Patrick Peterson held American record in marathon for 13 yearsRacing heart slowed down elite runner
Storied past - Halls of fame honor the past, but athletes are always reminded not to live in the past, to play it forward, to keep working at it. I have a sports joke which is, “You know, I think I used to be better than you used to be.” I saw Patrick Peterson run the Shamrock Shuffle 15K March 15, but really he was just some older guy in second who ran by my camera as I refocused on the next runner. Here is just part of 53-year-old Peterson’s athletic biography: Patrick was one of the top marathon runners in the United States, running a 2:10 in the London Marathon in 1989, an American record that stood for 13 years. His career was cut weird by atrial fibrillations or racing heart. (Yes, that is ironic, not to mention disconcerting). His wife Bea has run a 2:45 personal best in the marathon. They have four children including two sons with autism.
Too Live Crew - The winter weather has been as nasty as it wants to be, which is cool if not cold, but spring athletes are shouting, “Enough already, we need fields prepared for practice; we have things to go over and personnel to evaluate!” A high-level meeting then usually occurs between Athletic Director Bob Cilento and Chief Custodian Bernie Bowden with Bernie handing Bob the keys to the Bobcat, saying, “You go tear up a million-dollar turf field if you want, but I ain’t doing it." Bernie, Eddie Reese and Jay “Pop Pop” Kennedy have done incredible work getting the fields ready for practice, but everyone is now worn out with soggy soil and biting temperatures. Astronomical spring is here, and the best way to ensure comfort at a spring event is to watch it from the cab of a pickup truck.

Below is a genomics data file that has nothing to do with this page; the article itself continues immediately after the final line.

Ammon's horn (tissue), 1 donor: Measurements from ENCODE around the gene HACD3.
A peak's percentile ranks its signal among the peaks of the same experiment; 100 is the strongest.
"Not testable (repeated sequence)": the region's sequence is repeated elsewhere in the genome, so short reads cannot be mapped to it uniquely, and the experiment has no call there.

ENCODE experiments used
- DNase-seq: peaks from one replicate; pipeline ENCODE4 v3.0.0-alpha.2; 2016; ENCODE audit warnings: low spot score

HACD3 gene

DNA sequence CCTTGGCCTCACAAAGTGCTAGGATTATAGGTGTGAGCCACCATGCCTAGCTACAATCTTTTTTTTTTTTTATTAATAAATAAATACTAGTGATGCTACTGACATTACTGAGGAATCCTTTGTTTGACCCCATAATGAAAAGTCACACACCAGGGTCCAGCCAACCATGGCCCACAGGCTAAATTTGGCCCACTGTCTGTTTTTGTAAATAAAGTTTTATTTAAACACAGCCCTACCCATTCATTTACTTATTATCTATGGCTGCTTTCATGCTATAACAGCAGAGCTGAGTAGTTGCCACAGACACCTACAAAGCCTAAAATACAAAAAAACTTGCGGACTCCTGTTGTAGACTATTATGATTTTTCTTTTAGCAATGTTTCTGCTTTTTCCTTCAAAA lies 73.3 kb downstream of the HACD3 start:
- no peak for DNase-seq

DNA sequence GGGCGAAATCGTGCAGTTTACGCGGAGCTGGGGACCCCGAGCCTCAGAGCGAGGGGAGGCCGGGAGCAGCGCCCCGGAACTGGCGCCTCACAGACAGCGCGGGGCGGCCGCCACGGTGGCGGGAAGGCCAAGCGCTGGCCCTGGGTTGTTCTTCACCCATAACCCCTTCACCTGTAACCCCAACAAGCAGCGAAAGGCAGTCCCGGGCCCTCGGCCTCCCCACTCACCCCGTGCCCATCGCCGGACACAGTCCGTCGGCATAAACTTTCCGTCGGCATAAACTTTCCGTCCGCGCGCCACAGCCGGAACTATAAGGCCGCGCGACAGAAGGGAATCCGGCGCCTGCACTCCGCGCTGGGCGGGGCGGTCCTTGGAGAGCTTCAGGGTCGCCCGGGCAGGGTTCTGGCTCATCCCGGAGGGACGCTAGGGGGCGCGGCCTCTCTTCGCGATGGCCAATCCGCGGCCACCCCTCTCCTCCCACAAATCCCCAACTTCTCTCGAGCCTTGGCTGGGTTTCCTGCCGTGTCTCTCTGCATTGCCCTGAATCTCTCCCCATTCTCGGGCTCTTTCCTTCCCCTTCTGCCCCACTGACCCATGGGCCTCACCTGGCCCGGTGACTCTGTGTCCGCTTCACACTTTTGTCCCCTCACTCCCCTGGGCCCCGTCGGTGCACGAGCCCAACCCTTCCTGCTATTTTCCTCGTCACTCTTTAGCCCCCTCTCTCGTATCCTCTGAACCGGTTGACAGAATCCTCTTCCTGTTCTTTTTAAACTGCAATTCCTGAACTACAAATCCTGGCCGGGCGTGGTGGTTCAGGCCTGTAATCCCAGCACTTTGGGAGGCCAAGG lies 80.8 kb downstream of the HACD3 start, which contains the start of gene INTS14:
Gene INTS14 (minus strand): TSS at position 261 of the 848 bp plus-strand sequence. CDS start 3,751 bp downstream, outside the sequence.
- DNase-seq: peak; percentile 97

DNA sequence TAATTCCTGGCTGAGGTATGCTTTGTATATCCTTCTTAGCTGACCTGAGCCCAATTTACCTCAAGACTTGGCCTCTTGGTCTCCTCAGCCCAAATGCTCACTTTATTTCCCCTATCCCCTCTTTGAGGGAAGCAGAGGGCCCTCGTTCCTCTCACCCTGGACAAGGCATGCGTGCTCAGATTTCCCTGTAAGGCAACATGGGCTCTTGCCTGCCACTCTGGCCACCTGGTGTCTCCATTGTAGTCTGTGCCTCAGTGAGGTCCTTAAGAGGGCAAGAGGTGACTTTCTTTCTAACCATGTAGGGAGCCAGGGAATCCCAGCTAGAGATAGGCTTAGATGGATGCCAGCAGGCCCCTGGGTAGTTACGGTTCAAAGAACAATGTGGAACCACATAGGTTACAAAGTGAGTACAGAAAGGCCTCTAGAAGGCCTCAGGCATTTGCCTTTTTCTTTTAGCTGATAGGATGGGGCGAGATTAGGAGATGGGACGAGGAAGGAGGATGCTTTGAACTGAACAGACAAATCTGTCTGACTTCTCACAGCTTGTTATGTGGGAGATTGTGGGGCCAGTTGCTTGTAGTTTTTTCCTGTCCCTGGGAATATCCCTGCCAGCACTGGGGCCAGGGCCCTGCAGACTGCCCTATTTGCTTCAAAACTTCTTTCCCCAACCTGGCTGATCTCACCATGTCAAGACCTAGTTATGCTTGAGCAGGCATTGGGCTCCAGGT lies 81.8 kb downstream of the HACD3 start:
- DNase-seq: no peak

Wall and hall space - Temple University’s McGonigle Hall on Broad Street in Philly has received a $60 million upgrade, and I can no longer find my picture on the wall with the 1965 football team. I was there for an indoor tailgate on a rainy March 19 following the Owls' dramatic comeback after being down 7-1 in the first half to beat Hofstra 9-8 in overtime. Many Long Island-based fans of The Pride thought the outcome was a result of a conspiracy of officials, like getting crosschecked in the back of the neck with possession is supposed to result in some free position game-winner. But seriously, I was wearing my Donny Brasco Under Armour action wear, and some parents - OK, one - was dazzled when I told him I played football for the Owls 50 years earlier, and now in 2014 I can actually pick my granddaughter out of a lineup.
Two pools - I am in two pools (Indian fat guy name), which is better than taking up two lanes in one pool, as the NCAA tournament is about to commence. I do absolutely no research; I just click a cursor and move on to the next round. The hardest part for me is remembering passwords so I can look back to see how I’m doing.
Snippets - Congratulations to Cape’s Jimmy Allen and Johnny Bishop for being inducted into the Delaware Legends Basketball Hall of Fame March 15 at a breakfast at the Embassy Suites in Newark. Jimmy and John were leaders on the 1975 team that went 25-0 and won the state championship. Many still consider that team the best high school team that has ever played in Delaware. Other inductees for the class of 2014 were Dave Sysko, Len Chasanov, John Irving, Charlie Rayne, Jim Doody and Gary Lumpkin. I know a person who is in 10 sports halls of fame but needs an arm lever and a spring-loaded recliner to propel him toward the kitchen so he can activate his omelet maker.
Real games begin Saturday, March 22, as Cape baseball is at Caravel while boys' lacrosse opens at Bullis Prep and girls' lacrosse is at Holy Cross. These are tough openers for all three teams.
Little League blended with travel ball - I honestly don’t know how they continue to coexist.
Who invented "Throwback Thursday"? I thought it was another fishing show. Go on now, git!